When reassembling the crown gear wheel to the cardan plate (called the Cover), you must protect the new seal from being damaged by the spline teeth. Make up something with old shim metal, or something from a tin can, or stiff but thin paper. Do NOT nick the seal sharp edge (the working edge that is) in the slightest ...or you have wasted all this effort. That seal LIP is critical to be uninjured. Reheat the cover before refitting the ring/crown gear and bearing ...do NOT forget the shim! Do NOT follow any advice that says to do things differently. The crown gear and shim and bearing must all go fully into the cover ...which it will, EASILY ...to full depth ...if the cover is HOT ...again, water sizzle temperature or a bit hotter. Support the cover assembly, be sure the crown gear unit stays fully inserted, use an upside down container as a spacer and place a weight on the crown gear if you want to (think about all this ahead of time!).
Let the drive cool off ...then clean the bearing, cover, etc; ...then ...OIL the bearing, all over. Use regular 80W90 GL5 gear oil.After the cardan cover paper gasket surface and mating surface of the drive are 100.000% cleaned of old paper gasket, and not nicked, and re-cleaned, you install a new paper gasket (on paper gasket models), NO sealant, and bring the bolts (nuts) up evenly using a criss-cross-fashion; ending at 13-15 foot pounds on the 13 mm heads. The specification for the cover, called a Cardan Cover, is 20 Nm, or 15 ftlbs.
Section 5. Leaky driveshaft drain and fill plugs:
Usually this has happened due to the threads being stripped from over-tightening. If the threads are not repaired at exactly 90°, the plug does not go in straight. YOU CAN NOT repair the plug threads properly with the drive on the bike, NOR without disassembling some of the nose area of the drive, due to an internal threaded ring that has been discussed earlier in this article. You probably won't see any of this from the fully assembled rear drive ...but you will damage things if you try to re-tap the hole; or worse, drill and install a Helicoil. The proper fix is to remove the rear drive and disassemble things at the nose, and then install a Helicoil. You need two special tools mentioned considerably above, heat, and a new seal (and on all but quite early models, a new plastic washer as I noted earlier). I use HYLOMAR on the threads of the threaded ring. Hylomar works well on those threads. You do NOT need to do re-shimming.
Some folks will, temporarily, just seal the drain plug with some sort of sealant, as the driveshaft oil change period is not at all critical.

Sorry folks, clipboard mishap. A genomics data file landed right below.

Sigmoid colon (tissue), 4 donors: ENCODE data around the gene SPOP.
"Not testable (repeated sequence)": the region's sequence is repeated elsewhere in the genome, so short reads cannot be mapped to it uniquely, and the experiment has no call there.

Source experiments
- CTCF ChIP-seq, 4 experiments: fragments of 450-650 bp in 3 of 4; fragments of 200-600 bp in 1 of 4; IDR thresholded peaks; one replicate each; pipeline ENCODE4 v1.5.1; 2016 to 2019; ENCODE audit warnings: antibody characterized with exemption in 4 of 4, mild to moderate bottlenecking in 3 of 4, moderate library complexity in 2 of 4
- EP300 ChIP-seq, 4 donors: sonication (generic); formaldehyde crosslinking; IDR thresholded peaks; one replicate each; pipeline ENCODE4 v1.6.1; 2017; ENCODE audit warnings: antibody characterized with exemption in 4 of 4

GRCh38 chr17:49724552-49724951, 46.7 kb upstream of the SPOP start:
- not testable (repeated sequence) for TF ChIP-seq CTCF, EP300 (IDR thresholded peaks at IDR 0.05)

Some torque values to know about on the twin shock models are the shock absorber at 37 Nm; for the rear drive drain plug 23 Nm is max; and for the rear drive fill plug 20 Nm is max. Later rear drives have a rear INSPECTION plug, I gently tighten them by feel....but there is a specification, 7-1/2 Nm. DO NOT mix up Nm here with ftlbs!
NOTE! ...I usually do not use a torque wrench on any of these. Please use the above noted torque values with some common sense; or, tighten by feel if you are experienced. Be especially careful about the oil inspection hole plug ...that horizontal rear facing threaded plug and washer on the later rear drives is easily stripped. Use fresh crush washers & be careful to not use much torque. You don't have to use that plug, you can fill 350 cc by measuring. I do check at the plug hole for oil level.
Section 6. Monolever and Paralever models:
These models do not have a rear axle, have only one rear shock absorber/spring unit, do not have rear drive splines nor wheel cup splines. The rear drive cardan cover left oil seal, similar to the twin shock type of design, can eventually leak/weep.
The large bearing on the left side cardan cover area has a lot of stress on it, more than on the twin-shock models, so it tends to wear more rapidly and the indication of such wear is free play, manually felt at the wheel.
Explaining differently: on these models the wheel bearing, as such, is the single large bearing inside the rear drive. That same bearing supports the crown wheel; ...and it will wear and it will then exhibit excessive clearance and wheel play, etc. Typically, for a Monolever or Paralever, as the large bearing wears, a hand test works well to detect oncoming problems. The wheel/tire can be felt, by trying to move the wheel/tire with one's hands at 9:00-3:00 and 12:00-6:00. Try to move the wheel/tire in and out; and you should also try a rocking, angular movement feel. The factory limit is 0.020" as measured AT THE WHEEL RIM. Once this is exceeded, wear occurs faster and faster. Do not let it go too far, or it will get suddenly VERY expensive.
One of the exacerbating problems is that owners tend to not change the rear drive oil often enough. 10,000 miles is more than enough between changes. Use only a GL5 multigrade oil, generally only 80W90.
The Monolever models don't use a gasket between driveshaft housing and rear drive, but DO use a Loctite sealant. Some had no paper cardan cover gasket.
Section 7. Overhauling the rear drive:
On purpose I am no longer linking nor showing specific how-to information on how to inspect the gears for condition, nor how to specifically shim a rear drive. I have removed the overhaul article from this website, as I have with same for the transmission and engine bottom-end. These are specialists areas.
An overhual of the rear drive can be done by a careful amateur, but you need shims, a dial indicator, some indicator dye, and probably some advice from an experienced wrench. Similar shimming is done on car hypoid drives. The rear drive always needs re-shimming if you change the gear set or change a bearing. You may have to re-shim if changing gasket thicknesses ...or going from no gasket (sealant) to a gasket, etc.